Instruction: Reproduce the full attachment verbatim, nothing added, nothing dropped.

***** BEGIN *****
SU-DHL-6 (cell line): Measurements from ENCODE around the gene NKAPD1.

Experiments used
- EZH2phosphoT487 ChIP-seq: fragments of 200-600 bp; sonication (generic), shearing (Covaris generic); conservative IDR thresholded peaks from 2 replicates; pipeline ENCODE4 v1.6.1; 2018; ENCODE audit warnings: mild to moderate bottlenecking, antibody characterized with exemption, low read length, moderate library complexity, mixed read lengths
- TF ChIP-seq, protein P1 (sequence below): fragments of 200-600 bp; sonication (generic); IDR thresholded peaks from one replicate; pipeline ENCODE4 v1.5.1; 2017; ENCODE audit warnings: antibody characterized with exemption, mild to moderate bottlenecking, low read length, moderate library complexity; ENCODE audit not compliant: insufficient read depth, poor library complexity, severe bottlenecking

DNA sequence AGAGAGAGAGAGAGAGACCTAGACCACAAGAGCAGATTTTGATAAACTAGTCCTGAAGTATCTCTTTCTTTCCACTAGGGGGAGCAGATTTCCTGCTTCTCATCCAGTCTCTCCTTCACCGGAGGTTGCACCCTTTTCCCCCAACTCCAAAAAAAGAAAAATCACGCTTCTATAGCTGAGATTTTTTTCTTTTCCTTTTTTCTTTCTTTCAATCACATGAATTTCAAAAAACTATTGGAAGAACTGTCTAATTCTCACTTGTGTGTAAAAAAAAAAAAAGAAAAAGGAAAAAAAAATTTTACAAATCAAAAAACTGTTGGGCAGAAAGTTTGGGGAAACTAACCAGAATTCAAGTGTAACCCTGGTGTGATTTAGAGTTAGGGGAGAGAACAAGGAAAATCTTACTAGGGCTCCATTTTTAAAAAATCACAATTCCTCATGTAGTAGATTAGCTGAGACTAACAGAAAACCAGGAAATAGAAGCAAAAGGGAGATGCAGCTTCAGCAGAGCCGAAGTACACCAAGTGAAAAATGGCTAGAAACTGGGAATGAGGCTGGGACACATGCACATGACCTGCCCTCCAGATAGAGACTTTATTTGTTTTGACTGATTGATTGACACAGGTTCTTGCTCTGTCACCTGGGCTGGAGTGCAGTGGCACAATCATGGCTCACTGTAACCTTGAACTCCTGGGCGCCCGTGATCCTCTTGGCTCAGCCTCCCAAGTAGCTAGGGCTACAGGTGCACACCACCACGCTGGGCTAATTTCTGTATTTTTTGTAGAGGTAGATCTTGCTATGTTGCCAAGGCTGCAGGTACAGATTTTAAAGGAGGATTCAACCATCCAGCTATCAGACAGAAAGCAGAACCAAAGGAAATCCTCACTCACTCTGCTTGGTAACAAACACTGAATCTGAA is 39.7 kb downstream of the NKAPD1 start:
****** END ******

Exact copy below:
SU-DHL-6 (cell line): Measurements from ENCODE around the gene NKAPD1.

Experiments used
- EZH2phosphoT487 ChIP-seq: fragments of 200-600 bp; sonication (generic), shearing (Covaris generic); conservative IDR thresholded peaks from 2 replicates; pipeline ENCODE4 v1.6.1; 2018; ENCODE audit warnings: mild to moderate bottlenecking, antibody characterized with exemption, low read length, moderate library complexity, mixed read lengths
- TF ChIP-seq, protein P1 (sequence below): fragments of 200-600 bp; sonication (generic); IDR thresholded peaks from one replicate; pipeline ENCODE4 v1.5.1; 2017; ENCODE audit warnings: antibody characterized with exemption, mild to moderate bottlenecking, low read length, moderate library complexity; ENCODE audit not compliant: insufficient read depth, poor library complexity, severe bottlenecking

DNA sequence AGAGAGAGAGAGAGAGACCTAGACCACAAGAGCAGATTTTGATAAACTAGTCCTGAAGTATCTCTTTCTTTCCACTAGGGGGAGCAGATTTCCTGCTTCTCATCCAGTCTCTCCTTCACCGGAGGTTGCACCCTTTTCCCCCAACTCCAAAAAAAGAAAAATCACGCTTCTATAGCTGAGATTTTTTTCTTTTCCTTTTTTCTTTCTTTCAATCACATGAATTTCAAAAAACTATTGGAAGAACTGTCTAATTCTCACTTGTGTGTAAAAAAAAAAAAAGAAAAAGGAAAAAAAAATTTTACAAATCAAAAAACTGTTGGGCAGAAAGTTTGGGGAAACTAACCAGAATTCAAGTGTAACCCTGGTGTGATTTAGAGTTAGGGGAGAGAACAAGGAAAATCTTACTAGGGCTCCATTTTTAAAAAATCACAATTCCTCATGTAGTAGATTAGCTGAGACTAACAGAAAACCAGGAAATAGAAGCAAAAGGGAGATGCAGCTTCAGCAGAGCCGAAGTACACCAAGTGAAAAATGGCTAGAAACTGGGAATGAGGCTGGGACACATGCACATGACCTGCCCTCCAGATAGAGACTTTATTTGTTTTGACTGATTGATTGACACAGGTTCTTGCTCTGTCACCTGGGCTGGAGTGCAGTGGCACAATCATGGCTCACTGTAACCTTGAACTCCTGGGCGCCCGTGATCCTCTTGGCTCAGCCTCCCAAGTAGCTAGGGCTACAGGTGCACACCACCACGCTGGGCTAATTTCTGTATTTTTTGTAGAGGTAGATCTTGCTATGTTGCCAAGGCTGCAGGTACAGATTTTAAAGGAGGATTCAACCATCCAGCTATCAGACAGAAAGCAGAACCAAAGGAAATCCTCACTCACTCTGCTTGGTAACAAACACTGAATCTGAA is 39.7 kb downstream of the NKAPD1 start: